The most important rights in land are those to which we apply the term "ownership," involving, within limitations more or less wide, the idea of rights in some particular person or persons (the owner or owners) to use the land according to his or their pleasure, and to demand that others refrain from such use. Accordingly we devote Part II of this work to the subject of "the ownership of land," using the word "ownership" without reference to the greater or less duration of the rights involved.12 Under this head we will consider such rights of unlimited and exclusive user, not only when these rights are capable of present exercise, but also when their exercise is restricted to the future by reason of rights of the same character having been temporarily vested in another, or others. We will also in this connection consider mere possibilities of future ownership and various rights of enjoyment incident to the ownership of land.

Freke v. Lord Carbery, L. R. 16 Eq. 461.

By some of the earlier English cases, the distinction in this respect was made between real and personal property, and not between movables and immovables and so it has been held in New York-erroneously, it would ap pear-that leasehold interests are governed by the law of the domicile. Despard v. Churchill, 53 N Y. 192. Compare authorities above cited.

11. 3 Blackst. Comm. 294; Brantley, Pers. Prop. Sec. 7; notes to Mostyn v. Fabrigas, 1 Smith's Lead. Cas. 652; McGonigle v. Atchison, 33 Kan. 726, 7 Pac. 550.

12. The term "ownership of land," is adopted from Mr. Dig-by's valuable History of Real Property. He says (4th Ed. page 303, note 3): "I do not forget that in common parlance we distinguish between tenant for years and the freeholder by saying that the former has the possession or possession, or one may have a right to receive a periodical compensation for the use of such land in another's possession, which is in theory payable out of the profits thereof. All of these various rights or privileges, which exist or may exist in favor of one person, in laud belonging to another, are considered in Part IV of the present work under the title "Rights as to the use and profits of another's land."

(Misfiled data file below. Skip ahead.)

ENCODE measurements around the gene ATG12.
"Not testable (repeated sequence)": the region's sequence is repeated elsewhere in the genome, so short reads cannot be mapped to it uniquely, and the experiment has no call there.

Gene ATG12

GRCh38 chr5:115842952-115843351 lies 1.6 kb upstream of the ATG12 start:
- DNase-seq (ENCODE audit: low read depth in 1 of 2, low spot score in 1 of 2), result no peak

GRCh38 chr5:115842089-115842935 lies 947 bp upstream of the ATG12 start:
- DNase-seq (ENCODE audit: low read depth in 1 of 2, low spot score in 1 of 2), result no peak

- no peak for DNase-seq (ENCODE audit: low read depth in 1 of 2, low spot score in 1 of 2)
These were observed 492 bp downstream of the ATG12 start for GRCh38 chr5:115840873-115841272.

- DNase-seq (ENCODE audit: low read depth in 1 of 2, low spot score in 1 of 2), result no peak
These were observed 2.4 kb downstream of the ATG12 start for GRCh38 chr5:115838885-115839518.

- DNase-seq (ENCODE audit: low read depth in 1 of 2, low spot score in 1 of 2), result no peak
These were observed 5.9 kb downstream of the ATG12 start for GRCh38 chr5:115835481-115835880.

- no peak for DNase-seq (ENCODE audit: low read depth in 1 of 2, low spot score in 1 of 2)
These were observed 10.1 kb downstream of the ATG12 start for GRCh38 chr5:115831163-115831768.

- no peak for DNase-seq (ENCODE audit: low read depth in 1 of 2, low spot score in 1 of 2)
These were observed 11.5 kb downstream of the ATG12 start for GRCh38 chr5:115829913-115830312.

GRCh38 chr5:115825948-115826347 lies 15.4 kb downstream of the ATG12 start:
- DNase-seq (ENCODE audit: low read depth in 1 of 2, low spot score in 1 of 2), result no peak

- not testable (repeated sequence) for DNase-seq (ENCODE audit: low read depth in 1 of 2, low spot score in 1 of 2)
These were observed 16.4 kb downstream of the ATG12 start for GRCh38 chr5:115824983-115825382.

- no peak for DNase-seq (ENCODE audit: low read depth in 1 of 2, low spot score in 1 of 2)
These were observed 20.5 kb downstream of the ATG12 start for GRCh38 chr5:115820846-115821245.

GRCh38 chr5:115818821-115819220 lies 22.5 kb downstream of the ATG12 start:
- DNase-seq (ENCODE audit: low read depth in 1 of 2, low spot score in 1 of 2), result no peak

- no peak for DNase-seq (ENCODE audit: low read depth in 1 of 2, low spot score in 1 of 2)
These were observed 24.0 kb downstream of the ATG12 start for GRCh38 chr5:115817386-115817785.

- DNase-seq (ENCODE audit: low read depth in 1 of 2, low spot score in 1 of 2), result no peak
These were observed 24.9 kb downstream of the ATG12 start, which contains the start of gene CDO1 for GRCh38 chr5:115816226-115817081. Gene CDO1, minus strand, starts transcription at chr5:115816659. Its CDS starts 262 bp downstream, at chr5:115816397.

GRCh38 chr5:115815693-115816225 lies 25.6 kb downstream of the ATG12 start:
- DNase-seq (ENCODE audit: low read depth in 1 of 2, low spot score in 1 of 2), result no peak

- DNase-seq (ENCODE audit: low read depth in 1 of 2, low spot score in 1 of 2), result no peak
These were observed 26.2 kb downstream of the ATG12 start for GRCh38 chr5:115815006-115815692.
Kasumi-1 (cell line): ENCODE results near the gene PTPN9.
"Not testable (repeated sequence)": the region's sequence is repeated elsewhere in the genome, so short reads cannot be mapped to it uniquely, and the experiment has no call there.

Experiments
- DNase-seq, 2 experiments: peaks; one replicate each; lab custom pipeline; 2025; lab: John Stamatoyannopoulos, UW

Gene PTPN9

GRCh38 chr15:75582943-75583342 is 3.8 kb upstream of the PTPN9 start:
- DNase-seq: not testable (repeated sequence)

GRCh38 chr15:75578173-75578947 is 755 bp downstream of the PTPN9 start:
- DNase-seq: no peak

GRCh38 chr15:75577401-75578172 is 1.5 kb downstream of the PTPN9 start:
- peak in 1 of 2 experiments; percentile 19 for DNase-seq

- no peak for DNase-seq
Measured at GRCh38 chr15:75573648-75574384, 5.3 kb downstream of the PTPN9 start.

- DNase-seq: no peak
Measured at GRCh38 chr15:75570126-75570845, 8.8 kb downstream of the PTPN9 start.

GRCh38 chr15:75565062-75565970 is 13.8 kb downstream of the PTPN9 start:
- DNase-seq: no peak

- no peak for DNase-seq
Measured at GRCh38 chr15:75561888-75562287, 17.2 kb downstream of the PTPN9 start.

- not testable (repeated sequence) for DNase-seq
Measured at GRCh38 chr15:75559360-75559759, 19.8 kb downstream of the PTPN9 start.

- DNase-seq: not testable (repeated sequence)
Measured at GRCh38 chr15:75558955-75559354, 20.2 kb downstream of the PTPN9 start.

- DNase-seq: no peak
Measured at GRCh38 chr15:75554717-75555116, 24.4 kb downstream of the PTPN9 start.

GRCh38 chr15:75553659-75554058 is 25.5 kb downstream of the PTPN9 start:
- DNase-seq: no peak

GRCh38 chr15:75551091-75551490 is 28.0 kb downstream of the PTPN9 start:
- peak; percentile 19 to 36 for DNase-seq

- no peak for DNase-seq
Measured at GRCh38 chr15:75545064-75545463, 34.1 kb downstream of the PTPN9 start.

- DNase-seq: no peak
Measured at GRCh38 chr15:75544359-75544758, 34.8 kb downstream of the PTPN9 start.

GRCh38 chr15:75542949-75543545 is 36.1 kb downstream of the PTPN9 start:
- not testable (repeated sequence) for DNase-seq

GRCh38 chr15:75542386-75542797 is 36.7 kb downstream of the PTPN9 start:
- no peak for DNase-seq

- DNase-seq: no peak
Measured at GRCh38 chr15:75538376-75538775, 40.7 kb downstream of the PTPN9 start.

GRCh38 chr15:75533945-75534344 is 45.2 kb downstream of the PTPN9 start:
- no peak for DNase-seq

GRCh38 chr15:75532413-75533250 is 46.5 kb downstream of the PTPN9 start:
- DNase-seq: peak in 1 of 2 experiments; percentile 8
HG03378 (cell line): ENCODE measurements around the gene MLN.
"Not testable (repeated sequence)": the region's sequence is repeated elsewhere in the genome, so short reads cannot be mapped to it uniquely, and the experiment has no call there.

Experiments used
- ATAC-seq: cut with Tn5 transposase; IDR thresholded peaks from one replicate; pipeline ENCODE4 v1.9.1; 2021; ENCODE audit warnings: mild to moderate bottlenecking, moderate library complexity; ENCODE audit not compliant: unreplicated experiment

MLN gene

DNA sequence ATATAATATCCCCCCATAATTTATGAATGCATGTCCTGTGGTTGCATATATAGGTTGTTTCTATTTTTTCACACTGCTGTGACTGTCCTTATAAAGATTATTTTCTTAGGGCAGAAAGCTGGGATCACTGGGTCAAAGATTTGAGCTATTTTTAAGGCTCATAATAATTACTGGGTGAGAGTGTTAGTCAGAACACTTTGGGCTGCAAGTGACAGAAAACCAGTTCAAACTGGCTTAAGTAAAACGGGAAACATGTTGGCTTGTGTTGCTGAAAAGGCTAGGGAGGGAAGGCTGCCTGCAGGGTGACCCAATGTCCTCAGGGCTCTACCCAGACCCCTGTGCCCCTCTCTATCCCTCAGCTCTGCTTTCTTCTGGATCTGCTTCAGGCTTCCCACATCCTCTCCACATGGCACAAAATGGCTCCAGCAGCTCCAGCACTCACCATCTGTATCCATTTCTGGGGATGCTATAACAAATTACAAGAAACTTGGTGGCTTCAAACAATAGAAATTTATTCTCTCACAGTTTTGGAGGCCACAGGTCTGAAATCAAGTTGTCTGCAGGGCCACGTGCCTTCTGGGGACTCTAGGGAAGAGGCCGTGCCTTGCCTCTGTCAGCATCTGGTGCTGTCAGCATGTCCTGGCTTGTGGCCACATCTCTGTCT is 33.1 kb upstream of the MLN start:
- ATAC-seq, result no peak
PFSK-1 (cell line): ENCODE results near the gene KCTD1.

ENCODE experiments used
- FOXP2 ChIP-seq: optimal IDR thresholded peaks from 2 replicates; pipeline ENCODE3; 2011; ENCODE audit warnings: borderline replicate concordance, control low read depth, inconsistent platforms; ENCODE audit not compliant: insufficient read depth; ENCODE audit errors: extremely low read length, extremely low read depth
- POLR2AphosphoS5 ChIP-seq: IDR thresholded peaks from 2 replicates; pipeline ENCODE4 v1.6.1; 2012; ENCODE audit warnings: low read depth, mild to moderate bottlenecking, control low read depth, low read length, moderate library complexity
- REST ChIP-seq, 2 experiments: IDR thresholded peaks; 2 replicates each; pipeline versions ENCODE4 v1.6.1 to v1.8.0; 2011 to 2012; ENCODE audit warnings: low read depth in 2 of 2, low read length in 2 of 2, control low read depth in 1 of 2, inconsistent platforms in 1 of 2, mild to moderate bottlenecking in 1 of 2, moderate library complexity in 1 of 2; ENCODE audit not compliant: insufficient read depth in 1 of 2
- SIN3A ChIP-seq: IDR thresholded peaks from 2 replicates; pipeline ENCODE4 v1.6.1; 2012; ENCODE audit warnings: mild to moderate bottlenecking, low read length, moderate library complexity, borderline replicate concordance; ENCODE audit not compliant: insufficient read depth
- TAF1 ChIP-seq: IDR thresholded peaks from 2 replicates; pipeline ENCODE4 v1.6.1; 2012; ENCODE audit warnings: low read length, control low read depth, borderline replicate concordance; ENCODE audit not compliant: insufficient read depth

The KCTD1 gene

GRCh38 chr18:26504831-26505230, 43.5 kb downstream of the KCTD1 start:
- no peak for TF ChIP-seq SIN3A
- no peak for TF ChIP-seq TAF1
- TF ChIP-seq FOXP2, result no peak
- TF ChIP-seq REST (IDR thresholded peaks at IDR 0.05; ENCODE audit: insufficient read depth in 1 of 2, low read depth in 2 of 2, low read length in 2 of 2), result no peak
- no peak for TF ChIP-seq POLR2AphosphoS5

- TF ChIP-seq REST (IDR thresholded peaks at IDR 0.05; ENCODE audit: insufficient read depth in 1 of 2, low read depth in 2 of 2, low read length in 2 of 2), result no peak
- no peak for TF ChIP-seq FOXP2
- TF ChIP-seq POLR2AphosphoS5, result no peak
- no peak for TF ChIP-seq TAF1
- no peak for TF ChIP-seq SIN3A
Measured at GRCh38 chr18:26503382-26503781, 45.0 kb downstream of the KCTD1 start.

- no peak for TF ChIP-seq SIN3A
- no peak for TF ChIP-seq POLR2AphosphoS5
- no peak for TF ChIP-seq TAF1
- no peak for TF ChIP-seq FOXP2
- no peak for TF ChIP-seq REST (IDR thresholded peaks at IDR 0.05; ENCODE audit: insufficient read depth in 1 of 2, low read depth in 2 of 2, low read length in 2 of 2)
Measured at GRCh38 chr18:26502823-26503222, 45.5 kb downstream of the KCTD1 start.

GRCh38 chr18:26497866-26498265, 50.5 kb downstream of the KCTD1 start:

While we ordinarily speak of the ownership of land, this phrase is elliptical, and what one owns is properly not the land but rather the rights of possession and approximately unlimited user, present or future. In other words, one owns not the land, but rather an estate in the land.13 A similar ellipsis occurs in connection with any material thing. One owns not the thing, but the right of possession and enjoyment of the thing.14

One may, independently of whether he has an estate in land, have a right, a power, of creating or transferring rights in the land, in derogation, to a greater or less extent, of rights of ownership in another. "Rights to dispose of land not based on ownership," are treated in Part III of this work.15

The owner of land has, by reason of the natural juxtaposition of his land as regards neighboring land in another's possession, certain rights restrictive of the use of the latter land. Furthermore, as before indicated, a particular use of the land is frequently capable of separation from the possession and other uses, so as to vest the privilege of such use in a person other than the one in possession of the land. One may moreover be entitled to the benefit of a contractual stipulation in regard to the use to be made of land in another's occupation of the land, and that the latter only is the owner. But it is impossible to attempt to invest any word in common use with a technical meaning, without running counter in some instances to popular usage. At all events, a tenant farmer talks of 'my farm, and has the exclusive right of possession." And see, to the same effect, Williams, Real Prop. (21st Ed.) at p. 2.

13. Post Sec. 17.

14. Salmond, Jurisprudence (4th Ed.) 220 et seq.; 23 Yale Law Journ. at p. 24, article by Professor Hohfield.

15. A power of this character is a legal right only if we use the term "right" as including any advantage, actual or theoretical, recognized and given effect by the law. It is not a right if we regard a right as necessarily involving a correlative duty upon some person or persons. See Salmond, Jurisprudence (4th Ed.) 190; and the valuable article on "Fundamental Legal Conceptions," in 23 Yale Law Rev. at p. 16, by Professor Wesley N. Hohfield, whose untimely death involves a distinct loss to the science of jurisprudence.

One may have a right as regards another's land, involving, primarily at least, no privilege of using such other's land, nor power of himself disposing thereof, but merely the power of compelling a sale thereof, or of making an appropriation thereof, usually under process of law, in a certain contingency, ordinarily the non performance of some obligation imposed by contract or by law. Rights of this character we consider in Part VI of this work under the title "Liens"